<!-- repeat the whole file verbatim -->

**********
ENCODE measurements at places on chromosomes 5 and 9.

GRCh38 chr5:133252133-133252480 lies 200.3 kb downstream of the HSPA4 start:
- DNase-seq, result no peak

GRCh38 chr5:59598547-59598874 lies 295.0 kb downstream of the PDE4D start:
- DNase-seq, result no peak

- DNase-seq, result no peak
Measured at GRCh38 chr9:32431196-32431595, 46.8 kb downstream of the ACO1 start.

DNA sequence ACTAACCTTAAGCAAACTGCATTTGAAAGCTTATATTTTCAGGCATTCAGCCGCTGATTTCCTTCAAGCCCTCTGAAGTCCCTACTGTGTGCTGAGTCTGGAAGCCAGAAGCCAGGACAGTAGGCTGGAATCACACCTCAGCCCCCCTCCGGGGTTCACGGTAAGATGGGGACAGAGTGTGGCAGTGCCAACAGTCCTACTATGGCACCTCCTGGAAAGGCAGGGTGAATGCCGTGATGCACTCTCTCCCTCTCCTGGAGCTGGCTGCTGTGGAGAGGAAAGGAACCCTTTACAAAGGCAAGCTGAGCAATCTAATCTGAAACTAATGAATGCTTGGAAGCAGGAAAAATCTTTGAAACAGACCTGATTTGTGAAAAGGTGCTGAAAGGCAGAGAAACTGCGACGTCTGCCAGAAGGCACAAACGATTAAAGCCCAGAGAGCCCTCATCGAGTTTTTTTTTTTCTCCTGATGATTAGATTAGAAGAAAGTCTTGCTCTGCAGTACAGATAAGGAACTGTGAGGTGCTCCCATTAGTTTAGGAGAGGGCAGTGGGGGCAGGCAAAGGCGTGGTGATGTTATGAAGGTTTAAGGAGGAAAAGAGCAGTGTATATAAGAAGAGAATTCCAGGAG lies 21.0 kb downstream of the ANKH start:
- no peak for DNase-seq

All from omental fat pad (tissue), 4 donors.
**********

ENCODE measurements at places on chromosomes 5 and 9.

GRCh38 chr5:133252133-133252480 lies 200.3 kb downstream of the HSPA4 start:
- DNase-seq, result no peak

GRCh38 chr5:59598547-59598874 lies 295.0 kb downstream of the PDE4D start:
- DNase-seq, result no peak

- DNase-seq, result no peak
Measured at GRCh38 chr9:32431196-32431595, 46.8 kb downstream of the ACO1 start.

DNA sequence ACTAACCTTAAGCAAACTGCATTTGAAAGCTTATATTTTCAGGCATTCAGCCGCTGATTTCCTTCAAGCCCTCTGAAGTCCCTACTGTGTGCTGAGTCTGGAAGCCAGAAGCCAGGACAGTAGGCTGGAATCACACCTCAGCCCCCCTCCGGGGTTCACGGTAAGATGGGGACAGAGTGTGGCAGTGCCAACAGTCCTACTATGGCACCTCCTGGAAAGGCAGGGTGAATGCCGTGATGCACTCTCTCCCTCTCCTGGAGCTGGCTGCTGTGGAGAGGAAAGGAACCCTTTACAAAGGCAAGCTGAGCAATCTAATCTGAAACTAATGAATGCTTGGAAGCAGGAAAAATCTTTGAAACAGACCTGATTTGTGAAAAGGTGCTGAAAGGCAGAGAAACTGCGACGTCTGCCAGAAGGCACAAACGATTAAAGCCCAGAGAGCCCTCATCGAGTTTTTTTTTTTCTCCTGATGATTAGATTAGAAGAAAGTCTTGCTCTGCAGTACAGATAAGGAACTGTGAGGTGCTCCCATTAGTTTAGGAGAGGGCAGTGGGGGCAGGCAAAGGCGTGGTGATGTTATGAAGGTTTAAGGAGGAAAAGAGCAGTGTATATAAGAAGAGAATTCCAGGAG lies 21.0 kb downstream of the ANKH start:
- no peak for DNase-seq

All from omental fat pad (tissue), 4 donors.